Ken and Stacey have come up with a really cool book. It's essentially an outdoor bucket list for kids. It's also tied in with a really cool website called Destination Nature full of more projects and videos to go along with the book. There are 448 fun activities for any time of year for families to try.

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The book has great ideas for kids to try (especially for a parent who would like to get them outdoors and doesn't know where to start) and each activity is rated on an "Adventure Scale." Making a wish on a dandelion is a low key, easy activity so it gets a 1. Harvesting honey is a bit more risky so it gets a 5. Some of the activities involve travel, ie collecting seashells on the beach but others can be done right in a backyard--even an urban one. I think what will make this book fun is that there are a lot of outdoor activities that parents may want to try try themselves. They can use their kids to live out some of the things they haven't had a chance to do yet. Use your kids as your own personal field trip leader!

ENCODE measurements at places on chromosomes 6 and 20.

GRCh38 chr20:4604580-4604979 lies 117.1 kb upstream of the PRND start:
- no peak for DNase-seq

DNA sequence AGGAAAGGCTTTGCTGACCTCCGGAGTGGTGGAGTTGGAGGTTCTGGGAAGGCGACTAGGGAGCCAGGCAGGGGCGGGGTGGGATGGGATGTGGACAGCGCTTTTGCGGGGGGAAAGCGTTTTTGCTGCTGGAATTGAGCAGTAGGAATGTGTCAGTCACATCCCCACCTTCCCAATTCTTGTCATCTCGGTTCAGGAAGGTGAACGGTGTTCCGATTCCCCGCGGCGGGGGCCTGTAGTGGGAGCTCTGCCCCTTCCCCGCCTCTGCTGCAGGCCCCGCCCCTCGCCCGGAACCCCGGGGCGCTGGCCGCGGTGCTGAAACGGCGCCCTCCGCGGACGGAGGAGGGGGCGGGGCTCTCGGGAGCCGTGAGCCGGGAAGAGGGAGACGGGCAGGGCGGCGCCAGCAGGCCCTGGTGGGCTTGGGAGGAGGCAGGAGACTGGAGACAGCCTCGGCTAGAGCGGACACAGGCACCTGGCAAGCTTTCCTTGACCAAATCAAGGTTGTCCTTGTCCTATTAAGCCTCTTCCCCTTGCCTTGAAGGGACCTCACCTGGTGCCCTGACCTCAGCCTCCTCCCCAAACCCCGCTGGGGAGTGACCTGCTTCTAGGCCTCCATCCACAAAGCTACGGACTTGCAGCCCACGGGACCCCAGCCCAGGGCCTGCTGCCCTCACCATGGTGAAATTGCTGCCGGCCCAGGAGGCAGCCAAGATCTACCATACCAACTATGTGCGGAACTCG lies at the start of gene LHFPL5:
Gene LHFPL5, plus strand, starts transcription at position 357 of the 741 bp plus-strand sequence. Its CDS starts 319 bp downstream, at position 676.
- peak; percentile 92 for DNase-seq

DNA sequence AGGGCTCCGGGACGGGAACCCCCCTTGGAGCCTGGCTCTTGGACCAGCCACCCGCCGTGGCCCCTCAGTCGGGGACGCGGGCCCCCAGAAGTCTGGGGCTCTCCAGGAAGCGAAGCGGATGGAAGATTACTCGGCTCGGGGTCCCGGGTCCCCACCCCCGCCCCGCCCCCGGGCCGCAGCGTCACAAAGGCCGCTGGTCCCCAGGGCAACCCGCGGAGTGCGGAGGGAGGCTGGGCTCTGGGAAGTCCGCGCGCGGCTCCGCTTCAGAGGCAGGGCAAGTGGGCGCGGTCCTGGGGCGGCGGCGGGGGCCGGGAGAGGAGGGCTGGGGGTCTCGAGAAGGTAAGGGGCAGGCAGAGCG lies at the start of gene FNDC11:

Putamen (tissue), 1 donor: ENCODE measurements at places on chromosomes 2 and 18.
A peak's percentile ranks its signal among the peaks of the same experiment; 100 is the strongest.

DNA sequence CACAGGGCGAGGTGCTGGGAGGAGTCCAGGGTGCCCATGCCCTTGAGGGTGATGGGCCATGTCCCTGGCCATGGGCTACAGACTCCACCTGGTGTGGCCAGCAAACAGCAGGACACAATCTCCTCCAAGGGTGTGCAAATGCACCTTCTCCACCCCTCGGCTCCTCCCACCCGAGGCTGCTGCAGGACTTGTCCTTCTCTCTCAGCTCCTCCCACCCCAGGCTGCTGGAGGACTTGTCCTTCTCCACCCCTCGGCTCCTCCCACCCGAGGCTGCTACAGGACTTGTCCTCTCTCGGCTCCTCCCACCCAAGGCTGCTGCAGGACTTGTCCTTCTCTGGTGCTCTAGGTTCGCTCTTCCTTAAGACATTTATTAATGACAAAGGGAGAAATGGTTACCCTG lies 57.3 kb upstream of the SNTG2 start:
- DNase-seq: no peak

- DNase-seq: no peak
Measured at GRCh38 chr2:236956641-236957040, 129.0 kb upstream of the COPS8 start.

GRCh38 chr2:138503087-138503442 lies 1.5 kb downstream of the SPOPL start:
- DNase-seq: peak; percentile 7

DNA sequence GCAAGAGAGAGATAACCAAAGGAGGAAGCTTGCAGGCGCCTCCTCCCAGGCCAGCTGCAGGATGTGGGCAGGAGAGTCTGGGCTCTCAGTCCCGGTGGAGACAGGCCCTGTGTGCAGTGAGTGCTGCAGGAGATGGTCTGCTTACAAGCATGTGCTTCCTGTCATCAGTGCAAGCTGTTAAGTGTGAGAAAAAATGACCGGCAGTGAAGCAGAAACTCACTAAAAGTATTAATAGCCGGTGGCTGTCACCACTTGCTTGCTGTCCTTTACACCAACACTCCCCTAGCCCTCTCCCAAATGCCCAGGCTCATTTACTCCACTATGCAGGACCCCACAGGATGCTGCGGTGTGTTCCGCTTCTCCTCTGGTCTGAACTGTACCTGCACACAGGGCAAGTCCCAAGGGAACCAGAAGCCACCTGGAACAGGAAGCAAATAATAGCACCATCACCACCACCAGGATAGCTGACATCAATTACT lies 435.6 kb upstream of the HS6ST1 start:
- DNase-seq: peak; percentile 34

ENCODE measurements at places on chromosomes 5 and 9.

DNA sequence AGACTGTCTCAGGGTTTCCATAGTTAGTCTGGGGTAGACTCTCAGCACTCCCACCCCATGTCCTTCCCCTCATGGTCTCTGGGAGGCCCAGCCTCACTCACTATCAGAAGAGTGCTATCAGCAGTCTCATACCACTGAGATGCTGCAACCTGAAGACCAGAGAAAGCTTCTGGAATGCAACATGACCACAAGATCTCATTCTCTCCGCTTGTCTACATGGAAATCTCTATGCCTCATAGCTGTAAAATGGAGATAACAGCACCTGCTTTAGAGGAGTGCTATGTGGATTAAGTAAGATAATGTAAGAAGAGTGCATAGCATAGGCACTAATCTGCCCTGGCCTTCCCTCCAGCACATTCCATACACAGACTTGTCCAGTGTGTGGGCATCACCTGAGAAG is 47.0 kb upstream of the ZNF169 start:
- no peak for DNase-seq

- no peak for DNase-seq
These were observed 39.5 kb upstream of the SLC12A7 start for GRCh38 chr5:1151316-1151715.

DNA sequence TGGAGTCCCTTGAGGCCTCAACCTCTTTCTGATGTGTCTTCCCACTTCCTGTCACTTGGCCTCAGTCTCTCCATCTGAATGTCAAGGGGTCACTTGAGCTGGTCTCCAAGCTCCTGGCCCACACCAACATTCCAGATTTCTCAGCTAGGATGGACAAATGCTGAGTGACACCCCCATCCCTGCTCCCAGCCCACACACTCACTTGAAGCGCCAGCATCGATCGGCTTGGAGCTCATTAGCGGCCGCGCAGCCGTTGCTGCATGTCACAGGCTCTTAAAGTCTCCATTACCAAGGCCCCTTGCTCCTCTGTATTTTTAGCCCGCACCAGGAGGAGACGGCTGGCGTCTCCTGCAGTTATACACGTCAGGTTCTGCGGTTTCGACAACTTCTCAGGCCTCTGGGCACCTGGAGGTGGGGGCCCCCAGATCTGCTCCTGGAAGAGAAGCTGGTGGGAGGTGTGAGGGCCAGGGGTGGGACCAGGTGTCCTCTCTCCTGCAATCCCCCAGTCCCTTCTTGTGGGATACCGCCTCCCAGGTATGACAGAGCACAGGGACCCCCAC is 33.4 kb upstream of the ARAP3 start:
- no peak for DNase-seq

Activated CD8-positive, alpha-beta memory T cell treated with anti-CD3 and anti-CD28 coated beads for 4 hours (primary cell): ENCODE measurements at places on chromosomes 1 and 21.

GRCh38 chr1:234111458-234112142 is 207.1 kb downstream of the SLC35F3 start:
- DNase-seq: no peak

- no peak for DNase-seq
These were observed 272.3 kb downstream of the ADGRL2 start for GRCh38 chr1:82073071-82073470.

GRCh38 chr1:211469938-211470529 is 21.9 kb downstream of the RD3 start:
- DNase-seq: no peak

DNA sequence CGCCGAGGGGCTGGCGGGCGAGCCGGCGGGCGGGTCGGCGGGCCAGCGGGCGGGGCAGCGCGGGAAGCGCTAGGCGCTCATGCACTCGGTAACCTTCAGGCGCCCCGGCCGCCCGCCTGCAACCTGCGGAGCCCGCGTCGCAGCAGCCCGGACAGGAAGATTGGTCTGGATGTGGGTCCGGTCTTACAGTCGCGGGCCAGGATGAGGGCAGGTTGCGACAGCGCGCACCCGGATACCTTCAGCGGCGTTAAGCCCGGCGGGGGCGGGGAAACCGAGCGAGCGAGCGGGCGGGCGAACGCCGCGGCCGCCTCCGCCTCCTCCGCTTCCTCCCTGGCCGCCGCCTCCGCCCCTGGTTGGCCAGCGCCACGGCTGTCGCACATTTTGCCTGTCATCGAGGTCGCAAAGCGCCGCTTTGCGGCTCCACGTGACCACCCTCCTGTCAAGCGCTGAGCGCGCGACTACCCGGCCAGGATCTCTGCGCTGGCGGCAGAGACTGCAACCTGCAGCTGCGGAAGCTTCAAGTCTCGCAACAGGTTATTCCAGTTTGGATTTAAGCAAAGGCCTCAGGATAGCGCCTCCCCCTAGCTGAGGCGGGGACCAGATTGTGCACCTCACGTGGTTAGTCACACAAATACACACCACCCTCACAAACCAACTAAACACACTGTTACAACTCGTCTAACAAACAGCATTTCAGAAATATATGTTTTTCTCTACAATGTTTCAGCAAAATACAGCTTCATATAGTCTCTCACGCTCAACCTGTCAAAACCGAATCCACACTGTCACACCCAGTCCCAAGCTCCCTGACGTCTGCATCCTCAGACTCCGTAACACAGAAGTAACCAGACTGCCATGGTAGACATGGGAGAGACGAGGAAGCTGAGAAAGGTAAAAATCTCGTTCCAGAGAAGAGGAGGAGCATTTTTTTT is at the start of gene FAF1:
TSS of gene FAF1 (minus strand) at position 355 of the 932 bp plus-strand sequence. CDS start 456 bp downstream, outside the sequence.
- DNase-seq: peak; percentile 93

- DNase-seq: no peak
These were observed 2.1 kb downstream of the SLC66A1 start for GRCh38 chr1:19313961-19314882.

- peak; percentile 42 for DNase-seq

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The book is divided into the four seasons and includes some games too and how to mix them up for the outdoors. Yes, Minnesota people, they did include the note that some regions prefer the game Duck, Duck, Gray Duck.

So if you are looking for a way to encourage your indoor kids to play outdoors, try giving them this book, the structure of checking off adventures is appealing and maybe you'll find some adventure too.



Music of the Birds iPad Book Review

I think I have found the missing link between the traditional paper copy of a bird book and an electronic bird book. Kudos to the awesome that is Lang Elliot and Marie Reed for coming up with Music of the Birds, a multimedia guide to 20 favorite North American species. If you aren't familiar with these two authors, you may recognize Lang's voice as the narrator of several bird song ID CDs and Marie is a a fantastic photographer. I've linked to some of the incredible footage their site Music of Nature.